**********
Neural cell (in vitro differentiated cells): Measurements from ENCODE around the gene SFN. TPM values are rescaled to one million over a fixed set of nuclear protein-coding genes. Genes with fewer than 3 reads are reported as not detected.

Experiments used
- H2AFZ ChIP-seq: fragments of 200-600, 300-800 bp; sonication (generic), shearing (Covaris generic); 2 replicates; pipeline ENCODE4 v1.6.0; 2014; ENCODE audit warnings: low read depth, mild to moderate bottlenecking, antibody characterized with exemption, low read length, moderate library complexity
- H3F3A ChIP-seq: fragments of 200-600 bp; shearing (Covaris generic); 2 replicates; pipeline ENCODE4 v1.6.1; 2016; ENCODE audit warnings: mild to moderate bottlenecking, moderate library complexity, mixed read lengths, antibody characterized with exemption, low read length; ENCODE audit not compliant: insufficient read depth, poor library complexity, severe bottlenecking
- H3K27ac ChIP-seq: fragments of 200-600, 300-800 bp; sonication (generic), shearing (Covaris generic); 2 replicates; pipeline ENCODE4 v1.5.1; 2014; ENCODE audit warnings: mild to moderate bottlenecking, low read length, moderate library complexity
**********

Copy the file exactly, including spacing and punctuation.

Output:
Neural cell (in vitro differentiated cells): Measurements from ENCODE around the gene SFN. TPM values are rescaled to one million over a fixed set of nuclear protein-coding genes. Genes with fewer than 3 reads are reported as not detected.

Experiments used
- H2AFZ ChIP-seq: fragments of 200-600, 300-800 bp; sonication (generic), shearing (Covaris generic); 2 replicates; pipeline ENCODE4 v1.6.0; 2014; ENCODE audit warnings: low read depth, mild to moderate bottlenecking, antibody characterized with exemption, low read length, moderate library complexity
- H3F3A ChIP-seq: fragments of 200-600 bp; shearing (Covaris generic); 2 replicates; pipeline ENCODE4 v1.6.1; 2016; ENCODE audit warnings: mild to moderate bottlenecking, moderate library complexity, mixed read lengths, antibody characterized with exemption, low read length; ENCODE audit not compliant: insufficient read depth, poor library complexity, severe bottlenecking
- H3K27ac ChIP-seq: fragments of 200-600, 300-800 bp; sonication (generic), shearing (Covaris generic); 2 replicates; pipeline ENCODE4 v1.5.1; 2014; ENCODE audit warnings: mild to moderate bottlenecking, low read length, moderate library complexity